Students vs. AP Courses

Students vs. AP Courses

It’s that time of year again! Well, almost. It’s five months prior to the beginning of the 2016 AP Exams. When students think of AP classes, normally the key points that chime in their brains include college credit, high school transcripts, and the stinger: college.

But what are AP classes really supposed to be about? Collegeboard claims that AP class are utilized to give “you the academic skills you need in college and more time to concentrate on the subjects that interest you.”

In a perfect world, this would be case. Students would only take AP courses in classes that interest them and potentially strike them as a future career choice. However, as like most things, this is not the case.

It seems to be an educational norm in modern society that students tend to take multiple (arguably excessive) amounts of AP courses (along with God-knows how many honors classes) in order to glorify the occulted high school transcript.

And with studies showing that 30-31 percent of teens are depressed and overwhelmed from stress, people are beginning to wonder: Are AP courses really worth the stress?

Unfortunately, just like most things in life, there really is not a definitive answer for this. AP Courses are what you make of them.

The reality is that AP Courses are harsh, quick-paced classes that are made to prepare you for a rigorous test. This test, depending on how you score, can save you a notable amount of money for college.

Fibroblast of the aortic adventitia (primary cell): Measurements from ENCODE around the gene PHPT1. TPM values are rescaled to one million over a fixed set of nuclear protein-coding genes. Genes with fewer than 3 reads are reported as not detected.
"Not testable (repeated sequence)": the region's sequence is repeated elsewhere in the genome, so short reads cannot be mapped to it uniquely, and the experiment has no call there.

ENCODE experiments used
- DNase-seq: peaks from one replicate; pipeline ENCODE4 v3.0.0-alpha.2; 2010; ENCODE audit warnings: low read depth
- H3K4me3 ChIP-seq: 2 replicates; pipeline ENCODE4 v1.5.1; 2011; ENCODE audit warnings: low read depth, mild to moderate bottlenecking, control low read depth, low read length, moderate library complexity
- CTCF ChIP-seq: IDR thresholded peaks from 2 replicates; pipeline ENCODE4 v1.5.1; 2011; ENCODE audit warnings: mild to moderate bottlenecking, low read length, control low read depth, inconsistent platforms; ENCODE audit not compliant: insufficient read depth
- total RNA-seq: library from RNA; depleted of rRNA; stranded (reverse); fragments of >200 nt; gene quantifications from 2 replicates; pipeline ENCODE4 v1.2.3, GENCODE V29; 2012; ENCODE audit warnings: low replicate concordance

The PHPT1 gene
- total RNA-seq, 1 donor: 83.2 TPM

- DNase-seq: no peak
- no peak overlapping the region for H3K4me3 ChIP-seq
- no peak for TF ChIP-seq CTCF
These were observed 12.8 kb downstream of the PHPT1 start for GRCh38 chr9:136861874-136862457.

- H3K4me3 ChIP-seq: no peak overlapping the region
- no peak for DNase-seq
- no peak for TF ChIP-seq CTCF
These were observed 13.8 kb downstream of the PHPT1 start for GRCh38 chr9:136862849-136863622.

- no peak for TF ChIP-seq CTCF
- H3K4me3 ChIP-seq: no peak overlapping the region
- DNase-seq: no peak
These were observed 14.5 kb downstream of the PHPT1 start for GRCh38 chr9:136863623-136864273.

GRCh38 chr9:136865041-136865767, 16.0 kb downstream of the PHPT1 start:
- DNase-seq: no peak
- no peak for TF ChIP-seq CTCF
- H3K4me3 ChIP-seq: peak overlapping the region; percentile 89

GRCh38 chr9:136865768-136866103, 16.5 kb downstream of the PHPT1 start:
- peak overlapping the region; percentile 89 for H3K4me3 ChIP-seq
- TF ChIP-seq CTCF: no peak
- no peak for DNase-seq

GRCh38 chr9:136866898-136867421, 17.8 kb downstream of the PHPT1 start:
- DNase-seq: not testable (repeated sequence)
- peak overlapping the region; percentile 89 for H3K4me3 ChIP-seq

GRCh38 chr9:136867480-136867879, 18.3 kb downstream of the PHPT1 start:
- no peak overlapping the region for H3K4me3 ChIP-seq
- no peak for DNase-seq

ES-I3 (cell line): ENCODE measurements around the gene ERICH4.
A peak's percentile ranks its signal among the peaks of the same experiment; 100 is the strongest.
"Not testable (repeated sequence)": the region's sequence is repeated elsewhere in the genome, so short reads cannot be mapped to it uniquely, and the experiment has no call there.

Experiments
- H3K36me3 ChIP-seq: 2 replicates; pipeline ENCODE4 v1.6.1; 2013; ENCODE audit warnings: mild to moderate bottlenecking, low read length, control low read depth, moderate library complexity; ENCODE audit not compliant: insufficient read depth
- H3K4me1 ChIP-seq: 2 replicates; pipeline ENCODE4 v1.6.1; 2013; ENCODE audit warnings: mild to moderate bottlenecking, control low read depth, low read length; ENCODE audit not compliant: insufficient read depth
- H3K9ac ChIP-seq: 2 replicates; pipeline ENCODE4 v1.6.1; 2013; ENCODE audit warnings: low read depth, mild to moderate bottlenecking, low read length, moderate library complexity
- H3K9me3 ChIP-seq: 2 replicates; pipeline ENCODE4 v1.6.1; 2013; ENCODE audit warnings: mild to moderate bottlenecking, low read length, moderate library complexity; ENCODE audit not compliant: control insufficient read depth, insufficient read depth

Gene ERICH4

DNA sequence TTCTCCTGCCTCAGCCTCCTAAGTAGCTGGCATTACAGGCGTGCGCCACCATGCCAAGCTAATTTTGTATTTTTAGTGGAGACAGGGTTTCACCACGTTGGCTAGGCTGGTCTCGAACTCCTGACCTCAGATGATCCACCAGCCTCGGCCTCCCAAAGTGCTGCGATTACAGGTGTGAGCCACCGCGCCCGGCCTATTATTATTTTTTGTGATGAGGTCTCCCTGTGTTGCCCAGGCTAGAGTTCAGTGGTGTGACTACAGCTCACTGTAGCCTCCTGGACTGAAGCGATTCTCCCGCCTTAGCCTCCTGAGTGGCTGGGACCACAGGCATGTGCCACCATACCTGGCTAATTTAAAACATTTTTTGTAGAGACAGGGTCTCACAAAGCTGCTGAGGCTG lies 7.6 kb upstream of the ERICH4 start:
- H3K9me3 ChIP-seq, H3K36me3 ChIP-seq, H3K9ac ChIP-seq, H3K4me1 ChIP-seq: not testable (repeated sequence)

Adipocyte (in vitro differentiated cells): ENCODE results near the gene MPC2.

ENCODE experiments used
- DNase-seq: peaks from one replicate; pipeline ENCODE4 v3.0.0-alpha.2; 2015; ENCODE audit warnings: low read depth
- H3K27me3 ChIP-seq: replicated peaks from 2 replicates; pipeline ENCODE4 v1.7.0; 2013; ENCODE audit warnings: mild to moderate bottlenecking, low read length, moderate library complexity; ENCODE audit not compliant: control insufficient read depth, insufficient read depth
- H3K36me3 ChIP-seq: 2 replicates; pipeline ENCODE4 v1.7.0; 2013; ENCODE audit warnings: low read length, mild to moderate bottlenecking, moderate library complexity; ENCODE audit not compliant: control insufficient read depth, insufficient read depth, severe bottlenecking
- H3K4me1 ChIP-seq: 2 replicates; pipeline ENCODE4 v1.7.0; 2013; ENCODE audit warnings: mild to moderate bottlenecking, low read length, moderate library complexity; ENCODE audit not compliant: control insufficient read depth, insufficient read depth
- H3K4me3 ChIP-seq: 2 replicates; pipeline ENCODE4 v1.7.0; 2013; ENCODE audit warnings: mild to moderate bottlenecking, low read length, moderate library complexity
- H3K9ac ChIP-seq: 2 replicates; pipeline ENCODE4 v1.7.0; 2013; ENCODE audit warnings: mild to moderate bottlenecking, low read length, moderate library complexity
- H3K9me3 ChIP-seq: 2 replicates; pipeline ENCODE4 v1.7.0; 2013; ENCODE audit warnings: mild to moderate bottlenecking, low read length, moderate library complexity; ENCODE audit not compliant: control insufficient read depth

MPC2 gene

However, from personal experience, I can say that AP Courses, much like any other class, exposes you to new experiences that will not only prepare you for the dreaded AP Exam and college, but also life in general. AP Courses aren’t merely about the subject that you’re taking (although admittedly, it’s mainly going to be about the subject), they’re about enriching (and in some instances, creating) skills that are valuable in society such as communication, teamwork, and time management.

It is also notable that AP Courses differ from honors classes. Honors classes contain the same curriculum as other classes, but just go in more depth about topics within the curriculum. AP Courses focus on different topics and skills that prepare you for the AP Exam.

This however, is not a ticket claiming that anyone can and should take all AP classes because they teach you life skills. AP classes are stressful and harbor rigorous work that require time and possibly a bit of your sanity. And although I believe that students should only take AP classes for classes that they have an interest in, it is important to weigh the work factor alongside the pros.

The bottom line is that before taking an AP class, you write that course into your sheet of classes for the next year, and you sign up for that class. You choose to take the course, and in some cases, even sign a waiver in order to take the course.

So evidently, if you take fifteen million AP classes, life is probably going to be stressful. And although life is already pretty stressful with only one AP class, it’s about learning and understanding what you as a student can handle to create the best learning environment possible.